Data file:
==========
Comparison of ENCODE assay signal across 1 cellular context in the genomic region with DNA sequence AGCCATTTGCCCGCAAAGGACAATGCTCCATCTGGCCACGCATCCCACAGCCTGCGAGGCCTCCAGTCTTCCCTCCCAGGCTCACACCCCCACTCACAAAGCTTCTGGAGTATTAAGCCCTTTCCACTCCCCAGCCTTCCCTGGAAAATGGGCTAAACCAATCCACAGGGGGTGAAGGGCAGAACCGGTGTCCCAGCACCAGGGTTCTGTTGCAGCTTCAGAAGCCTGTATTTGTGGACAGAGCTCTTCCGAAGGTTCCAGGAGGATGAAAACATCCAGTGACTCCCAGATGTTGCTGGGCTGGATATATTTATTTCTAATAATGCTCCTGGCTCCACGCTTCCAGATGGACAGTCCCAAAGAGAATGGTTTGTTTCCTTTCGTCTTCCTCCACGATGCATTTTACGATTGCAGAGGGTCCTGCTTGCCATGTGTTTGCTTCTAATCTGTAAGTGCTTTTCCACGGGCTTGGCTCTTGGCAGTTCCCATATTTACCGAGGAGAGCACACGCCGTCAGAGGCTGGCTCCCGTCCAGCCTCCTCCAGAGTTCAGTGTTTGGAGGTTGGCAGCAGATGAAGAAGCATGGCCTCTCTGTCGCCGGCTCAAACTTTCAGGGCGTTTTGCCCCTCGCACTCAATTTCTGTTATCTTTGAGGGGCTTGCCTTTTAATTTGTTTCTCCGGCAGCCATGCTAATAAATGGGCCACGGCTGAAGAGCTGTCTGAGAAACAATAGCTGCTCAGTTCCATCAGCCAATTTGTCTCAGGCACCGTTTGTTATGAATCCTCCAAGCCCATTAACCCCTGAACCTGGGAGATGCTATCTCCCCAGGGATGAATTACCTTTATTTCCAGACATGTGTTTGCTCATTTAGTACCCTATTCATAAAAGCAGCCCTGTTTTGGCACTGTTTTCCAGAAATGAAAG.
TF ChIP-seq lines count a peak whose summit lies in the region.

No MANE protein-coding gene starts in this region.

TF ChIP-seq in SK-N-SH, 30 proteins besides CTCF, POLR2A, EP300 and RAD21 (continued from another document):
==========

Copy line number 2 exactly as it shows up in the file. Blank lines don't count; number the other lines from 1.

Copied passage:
TF ChIP-seq lines count a peak whose summit lies in the region.